DAYTON, Ohio (WDTN) — Halloween is just around the corner, but bats are currently affecting people in their homes in Ohio.

In August, the Cincinnati Health Department (CHD) received 14 reports of people being in contact with bats. A majority of the 14 of bats found were surprisingly inside the homes of Cincinnati residents.

All of the positive rabies cases in Cincinnati have been identified as in bats, according to CHD. Animals such as foxes, raccoons and skunks can also carry rabies.

“Any bat that is active during the day or is found in a place where bats are not usually seen – like in your home or on your lawn – might be rabid,” CHD says. “A bat that is unable to fly and is easily approached could be sick.”

Across Ohio in 2022, a total of 210 rabies cases in animals was reported to be confirmed. Bats accounted for a majority — 184 cases.

If you do find a bat in your home, there are some things you should keep in mind for your safety.

Capturing the bat is an important aspect of action if the mammal enters your home. The CDC says by capturing it, you can have it tested for rabies. If it does, you should consult your healthcare provider to ask about receiving Post-exposure Prophylaxis (PEP).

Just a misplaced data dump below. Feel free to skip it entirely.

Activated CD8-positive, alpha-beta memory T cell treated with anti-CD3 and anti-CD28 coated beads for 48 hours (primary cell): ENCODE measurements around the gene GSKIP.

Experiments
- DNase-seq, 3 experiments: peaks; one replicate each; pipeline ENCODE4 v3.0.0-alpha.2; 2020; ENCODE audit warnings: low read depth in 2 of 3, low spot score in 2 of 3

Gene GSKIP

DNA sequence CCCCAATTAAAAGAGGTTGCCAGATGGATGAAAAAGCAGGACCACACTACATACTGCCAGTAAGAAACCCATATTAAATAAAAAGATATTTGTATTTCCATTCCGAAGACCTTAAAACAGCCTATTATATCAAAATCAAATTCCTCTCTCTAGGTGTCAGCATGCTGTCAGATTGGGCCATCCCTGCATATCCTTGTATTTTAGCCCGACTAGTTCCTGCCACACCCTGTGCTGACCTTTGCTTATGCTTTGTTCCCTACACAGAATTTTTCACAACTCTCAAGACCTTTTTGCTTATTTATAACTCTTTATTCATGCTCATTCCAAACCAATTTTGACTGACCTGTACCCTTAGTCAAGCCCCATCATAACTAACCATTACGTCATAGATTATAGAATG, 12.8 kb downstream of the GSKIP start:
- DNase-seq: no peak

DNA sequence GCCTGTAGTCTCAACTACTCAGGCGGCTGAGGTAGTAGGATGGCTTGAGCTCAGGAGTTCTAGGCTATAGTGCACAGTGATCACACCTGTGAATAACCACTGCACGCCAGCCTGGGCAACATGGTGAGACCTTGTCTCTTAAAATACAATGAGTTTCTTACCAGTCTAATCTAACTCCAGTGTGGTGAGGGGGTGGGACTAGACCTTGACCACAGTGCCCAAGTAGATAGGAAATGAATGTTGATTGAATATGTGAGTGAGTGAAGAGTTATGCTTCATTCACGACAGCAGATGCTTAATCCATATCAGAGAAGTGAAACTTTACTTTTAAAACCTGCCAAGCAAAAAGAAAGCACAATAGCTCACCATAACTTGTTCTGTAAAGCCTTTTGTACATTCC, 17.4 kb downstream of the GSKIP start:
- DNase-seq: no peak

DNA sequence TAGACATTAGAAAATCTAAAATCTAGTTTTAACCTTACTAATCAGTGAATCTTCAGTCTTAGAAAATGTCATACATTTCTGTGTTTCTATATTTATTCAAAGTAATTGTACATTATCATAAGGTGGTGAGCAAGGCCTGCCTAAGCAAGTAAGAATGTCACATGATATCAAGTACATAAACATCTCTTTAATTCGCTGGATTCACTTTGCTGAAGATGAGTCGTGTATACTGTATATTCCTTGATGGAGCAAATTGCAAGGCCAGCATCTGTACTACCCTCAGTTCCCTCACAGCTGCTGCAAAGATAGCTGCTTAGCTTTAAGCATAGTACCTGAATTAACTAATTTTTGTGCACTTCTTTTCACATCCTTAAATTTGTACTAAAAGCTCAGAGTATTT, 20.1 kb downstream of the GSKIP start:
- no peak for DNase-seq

Even if you are not sure if you have been bitten or scratched by an affected bat, since bites can be very small but have been in contact with a bat, you should contact your healthcare provider or public health professional immediately.

2 NEWS reached out to the Clark County Combined Health District, Greene County Public Health and Public Health – Dayton & Montgomery County for information on any rabid bat cases in the Miami Valley. All three health organizations say their offices have so far received zero cases in their counties.